“If you knew Time as well as I do,” said the Hatter, “you wouldn’t talk about wasting it. It’s him.”
“I don’t know what you mean,” said Alice.
“Of course you don’t!’ the Hatter said, tossing his head contemptuously. ÔI dare say you never even spoke to Time!” ( Lewis Carroll, Alice’s Adventures in Wonderland)
Getting a firm grasp on time. On the one hand, Time, as an object, objective, given an existence of god, must be sustained by the will of the Creator. On the other, it must feel itself as a detached, separate and a distinct entity of its own.which is the basis of a very protracted and dynamic conflict at the heart of an identity crisis, chronic and perpetual concerning the role of Time as the intermediary, the buffer, the liaison, connecting creative force and created being. The binder between space and the cosmic soul with Time representing the process of being instead of the content of being.
On a more profound level, Time can be comprehended not as the order of things, or even as the pulsations of creative energy which generates a world, but as the foundation concept that makes this possible. The order of things, the seemingly non-chaotic and an understandable or at least palatable rhythm of existence is due to the concept concept as Time as a framework. Things happen within Time but are not connected to its essence, and that essence cannot be known directly and can only be described by events that occur within it. …
At first sight the ability to look back into Time would seem the most wonderful power that could be given to humanity. All lost knowledge would be recovered, all mysteries explained, all crimes solved, all hidden treasures found. Perhaps we might even reach the stage so poetically described by H.G. Wells in his short story The Grisley Folk:
A day may come when these recovered memories may grow as vivid as if we in our own persons had been there and shared the thrill and the fear of those primordial days; a day may come when the great beasts of the past will leap to life again in our imaginations, when we shall walk again in vanished scenes, stretch painted limbs we thought were dust, and feel again the sunshine of a million years ago.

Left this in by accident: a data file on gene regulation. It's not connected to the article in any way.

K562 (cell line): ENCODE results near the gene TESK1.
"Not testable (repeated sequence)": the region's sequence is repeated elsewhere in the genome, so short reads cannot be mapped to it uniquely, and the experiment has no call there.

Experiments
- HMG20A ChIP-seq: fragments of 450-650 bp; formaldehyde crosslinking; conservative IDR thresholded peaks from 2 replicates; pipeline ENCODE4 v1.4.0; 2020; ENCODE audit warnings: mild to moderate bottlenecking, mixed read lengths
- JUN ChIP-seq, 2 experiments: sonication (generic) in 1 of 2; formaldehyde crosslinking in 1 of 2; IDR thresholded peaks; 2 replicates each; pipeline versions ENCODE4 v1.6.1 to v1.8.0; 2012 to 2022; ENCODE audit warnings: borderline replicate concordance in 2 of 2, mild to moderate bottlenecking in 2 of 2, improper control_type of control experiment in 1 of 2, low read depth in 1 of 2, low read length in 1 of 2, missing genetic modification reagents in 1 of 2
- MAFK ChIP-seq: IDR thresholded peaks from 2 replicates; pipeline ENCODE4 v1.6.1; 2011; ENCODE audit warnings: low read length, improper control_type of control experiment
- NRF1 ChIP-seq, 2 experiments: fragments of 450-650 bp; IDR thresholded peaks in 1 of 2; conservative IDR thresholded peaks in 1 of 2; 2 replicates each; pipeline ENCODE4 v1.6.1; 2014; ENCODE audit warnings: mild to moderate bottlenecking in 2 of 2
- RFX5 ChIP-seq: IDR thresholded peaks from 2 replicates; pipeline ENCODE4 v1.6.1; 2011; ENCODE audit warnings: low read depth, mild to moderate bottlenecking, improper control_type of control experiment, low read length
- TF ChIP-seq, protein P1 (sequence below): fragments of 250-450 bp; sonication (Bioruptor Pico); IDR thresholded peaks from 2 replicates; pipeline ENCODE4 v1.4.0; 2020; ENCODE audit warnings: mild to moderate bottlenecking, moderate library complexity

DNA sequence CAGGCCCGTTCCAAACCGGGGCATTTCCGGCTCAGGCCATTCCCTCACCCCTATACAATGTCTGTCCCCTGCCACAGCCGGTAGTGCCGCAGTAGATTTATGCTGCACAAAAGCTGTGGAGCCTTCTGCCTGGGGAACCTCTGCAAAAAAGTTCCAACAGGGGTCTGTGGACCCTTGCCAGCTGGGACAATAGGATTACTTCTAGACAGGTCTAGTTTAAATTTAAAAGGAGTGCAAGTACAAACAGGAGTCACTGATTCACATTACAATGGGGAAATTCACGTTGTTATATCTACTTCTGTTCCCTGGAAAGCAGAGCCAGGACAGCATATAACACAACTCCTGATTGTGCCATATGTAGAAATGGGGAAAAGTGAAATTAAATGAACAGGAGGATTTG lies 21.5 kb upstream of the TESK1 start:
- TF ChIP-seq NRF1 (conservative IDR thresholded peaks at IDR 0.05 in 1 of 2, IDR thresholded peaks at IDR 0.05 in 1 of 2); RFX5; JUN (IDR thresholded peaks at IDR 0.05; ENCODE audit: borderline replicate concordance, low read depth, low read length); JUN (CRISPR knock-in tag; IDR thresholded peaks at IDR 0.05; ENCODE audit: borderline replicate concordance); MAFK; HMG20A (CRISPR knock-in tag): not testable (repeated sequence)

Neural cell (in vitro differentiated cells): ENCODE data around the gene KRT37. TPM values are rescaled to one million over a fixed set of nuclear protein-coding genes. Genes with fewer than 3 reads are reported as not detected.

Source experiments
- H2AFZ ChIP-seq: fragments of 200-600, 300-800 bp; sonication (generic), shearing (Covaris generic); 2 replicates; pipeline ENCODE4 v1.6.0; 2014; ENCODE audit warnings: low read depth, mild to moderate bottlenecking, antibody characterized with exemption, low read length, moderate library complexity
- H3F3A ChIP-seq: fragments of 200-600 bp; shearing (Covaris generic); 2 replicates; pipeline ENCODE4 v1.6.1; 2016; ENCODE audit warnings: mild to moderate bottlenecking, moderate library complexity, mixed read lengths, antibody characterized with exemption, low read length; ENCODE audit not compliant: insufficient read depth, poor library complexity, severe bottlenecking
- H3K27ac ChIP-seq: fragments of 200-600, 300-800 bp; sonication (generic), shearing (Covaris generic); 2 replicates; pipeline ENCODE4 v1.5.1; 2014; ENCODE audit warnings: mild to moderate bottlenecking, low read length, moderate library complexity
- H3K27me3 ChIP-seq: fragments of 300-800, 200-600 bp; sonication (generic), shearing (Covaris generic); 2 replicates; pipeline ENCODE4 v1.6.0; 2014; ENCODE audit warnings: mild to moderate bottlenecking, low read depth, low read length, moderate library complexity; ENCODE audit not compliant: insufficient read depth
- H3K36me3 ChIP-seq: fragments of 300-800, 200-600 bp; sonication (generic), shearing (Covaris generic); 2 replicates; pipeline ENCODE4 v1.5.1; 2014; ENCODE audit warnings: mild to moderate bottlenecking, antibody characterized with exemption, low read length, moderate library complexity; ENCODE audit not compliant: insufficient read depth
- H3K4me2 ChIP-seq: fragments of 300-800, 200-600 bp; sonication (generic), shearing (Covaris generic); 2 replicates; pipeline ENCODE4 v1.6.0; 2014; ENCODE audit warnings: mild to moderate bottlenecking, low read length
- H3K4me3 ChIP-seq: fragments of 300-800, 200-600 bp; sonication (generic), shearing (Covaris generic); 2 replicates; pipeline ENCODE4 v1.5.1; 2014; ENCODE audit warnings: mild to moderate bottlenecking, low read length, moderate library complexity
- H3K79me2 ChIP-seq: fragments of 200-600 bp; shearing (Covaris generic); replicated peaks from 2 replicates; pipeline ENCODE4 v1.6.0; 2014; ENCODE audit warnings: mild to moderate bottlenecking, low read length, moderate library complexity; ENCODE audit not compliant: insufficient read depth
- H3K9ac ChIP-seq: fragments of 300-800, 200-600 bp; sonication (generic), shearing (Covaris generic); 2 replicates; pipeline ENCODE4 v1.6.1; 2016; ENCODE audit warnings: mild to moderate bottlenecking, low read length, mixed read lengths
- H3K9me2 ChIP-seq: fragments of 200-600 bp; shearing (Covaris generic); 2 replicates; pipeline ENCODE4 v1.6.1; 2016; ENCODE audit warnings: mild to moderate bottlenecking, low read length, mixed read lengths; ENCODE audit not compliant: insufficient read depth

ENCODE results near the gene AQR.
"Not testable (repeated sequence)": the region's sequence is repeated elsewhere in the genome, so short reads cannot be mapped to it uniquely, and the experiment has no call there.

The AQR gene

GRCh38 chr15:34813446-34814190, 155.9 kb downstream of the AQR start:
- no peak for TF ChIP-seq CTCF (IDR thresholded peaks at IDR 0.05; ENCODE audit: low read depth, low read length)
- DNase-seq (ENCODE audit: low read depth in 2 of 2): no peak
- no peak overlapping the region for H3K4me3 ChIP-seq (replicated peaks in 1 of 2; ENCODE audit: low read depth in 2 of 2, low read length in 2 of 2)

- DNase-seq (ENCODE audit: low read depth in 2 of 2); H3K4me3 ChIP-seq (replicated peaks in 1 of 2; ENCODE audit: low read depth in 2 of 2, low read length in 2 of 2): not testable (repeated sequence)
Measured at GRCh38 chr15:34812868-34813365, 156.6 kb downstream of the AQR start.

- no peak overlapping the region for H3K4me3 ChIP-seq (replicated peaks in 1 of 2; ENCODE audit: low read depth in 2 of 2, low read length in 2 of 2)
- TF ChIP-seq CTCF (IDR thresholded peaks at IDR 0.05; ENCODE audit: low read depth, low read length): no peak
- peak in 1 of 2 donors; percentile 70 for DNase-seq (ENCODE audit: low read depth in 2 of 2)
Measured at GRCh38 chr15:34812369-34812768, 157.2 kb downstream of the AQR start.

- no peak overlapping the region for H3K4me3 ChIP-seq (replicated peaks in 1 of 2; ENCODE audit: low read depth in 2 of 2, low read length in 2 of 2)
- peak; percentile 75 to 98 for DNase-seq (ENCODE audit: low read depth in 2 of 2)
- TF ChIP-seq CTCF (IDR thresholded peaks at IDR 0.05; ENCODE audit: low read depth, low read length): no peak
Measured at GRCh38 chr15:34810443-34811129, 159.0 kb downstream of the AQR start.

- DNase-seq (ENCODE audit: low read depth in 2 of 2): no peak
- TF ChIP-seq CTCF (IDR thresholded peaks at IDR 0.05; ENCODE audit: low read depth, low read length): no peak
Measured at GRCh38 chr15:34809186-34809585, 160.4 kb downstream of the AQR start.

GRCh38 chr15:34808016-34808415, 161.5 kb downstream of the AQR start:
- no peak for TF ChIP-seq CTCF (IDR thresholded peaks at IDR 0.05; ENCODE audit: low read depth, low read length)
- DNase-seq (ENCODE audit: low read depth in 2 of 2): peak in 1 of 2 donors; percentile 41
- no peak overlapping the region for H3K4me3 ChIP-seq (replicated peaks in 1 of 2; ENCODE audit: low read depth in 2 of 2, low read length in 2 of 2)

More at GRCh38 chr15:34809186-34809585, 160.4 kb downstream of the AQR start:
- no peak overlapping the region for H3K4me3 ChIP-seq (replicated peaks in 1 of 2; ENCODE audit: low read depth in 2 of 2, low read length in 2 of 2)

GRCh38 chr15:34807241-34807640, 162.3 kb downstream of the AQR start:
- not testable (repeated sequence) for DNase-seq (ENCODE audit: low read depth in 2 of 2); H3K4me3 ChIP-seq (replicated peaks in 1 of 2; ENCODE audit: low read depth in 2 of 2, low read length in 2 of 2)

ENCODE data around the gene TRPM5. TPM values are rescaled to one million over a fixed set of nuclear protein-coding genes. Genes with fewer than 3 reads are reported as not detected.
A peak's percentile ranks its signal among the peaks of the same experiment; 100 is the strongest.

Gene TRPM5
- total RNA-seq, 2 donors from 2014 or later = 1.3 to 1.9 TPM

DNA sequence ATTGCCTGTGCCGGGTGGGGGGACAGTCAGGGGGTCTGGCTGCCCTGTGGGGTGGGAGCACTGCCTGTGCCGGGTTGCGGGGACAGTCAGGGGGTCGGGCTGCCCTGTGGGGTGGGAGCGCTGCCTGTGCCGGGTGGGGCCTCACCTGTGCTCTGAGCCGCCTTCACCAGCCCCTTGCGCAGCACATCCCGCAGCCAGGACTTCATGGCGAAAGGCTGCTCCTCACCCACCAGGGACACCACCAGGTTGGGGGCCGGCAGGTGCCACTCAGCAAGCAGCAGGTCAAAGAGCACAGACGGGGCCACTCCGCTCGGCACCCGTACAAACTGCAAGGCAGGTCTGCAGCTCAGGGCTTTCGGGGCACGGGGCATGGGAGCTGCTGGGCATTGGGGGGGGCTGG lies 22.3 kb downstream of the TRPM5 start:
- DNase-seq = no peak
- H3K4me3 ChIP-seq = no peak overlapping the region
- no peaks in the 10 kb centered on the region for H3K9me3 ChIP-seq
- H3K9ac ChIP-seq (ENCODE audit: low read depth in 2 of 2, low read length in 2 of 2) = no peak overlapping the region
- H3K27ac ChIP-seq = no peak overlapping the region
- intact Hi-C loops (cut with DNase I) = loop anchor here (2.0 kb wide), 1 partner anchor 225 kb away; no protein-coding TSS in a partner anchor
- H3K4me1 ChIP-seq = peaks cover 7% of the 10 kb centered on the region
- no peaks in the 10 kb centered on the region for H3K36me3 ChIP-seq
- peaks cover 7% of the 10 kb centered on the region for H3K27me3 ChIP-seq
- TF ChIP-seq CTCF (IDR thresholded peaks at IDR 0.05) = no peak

With such powers would be like gods, able to roam at will down the ages. But only gods, surely, are fit to possess such powers. If the past were suddenly opened up to our inspection, we would be overwhelmed not only by the sheer mass of material but by the brutality, horror, and tragedy of the centuries that lie behind us. Also, how would we care for the idea for the idea that at some unknown time in the future, people not unlike ourselves may be peering into our own lives, watching all our follies and vices as well as our virtues? A still worse possibility is that the voyeurs of some decadent future age may use their perverted science to spy upon our lives. Yet perhaps even that is better than the prospect that we may be too simple and archaic to interest them at all.
Time travel cannot really be taken very seriously, yet it remains fascinating by appealing to deep instincts in humankind, and for that reason it will never die. More realistically than Time travel to the past is varying the rate at which we move, or appear to move, into the future: distortions of Time through the use of drugs. We may be able to slow it down, making possible the old dream of suspended animation and a one-way trip into the future like Rip Van Winkel’s, but we cannot accelerate it by means of drugs to the point of running two minute miles.
…There is a very important point about Time: When we say that Time begins, this does not imply that it is preceded by its absence. This absence of Time, non-Time, implies and additional concept of Time, an immeasurable Time, so we have Time and its absence, or at least the conceptual possibility, of Time and its absence as parallel fictions comprising tow sides of a simple and unique expression…( to be continued)…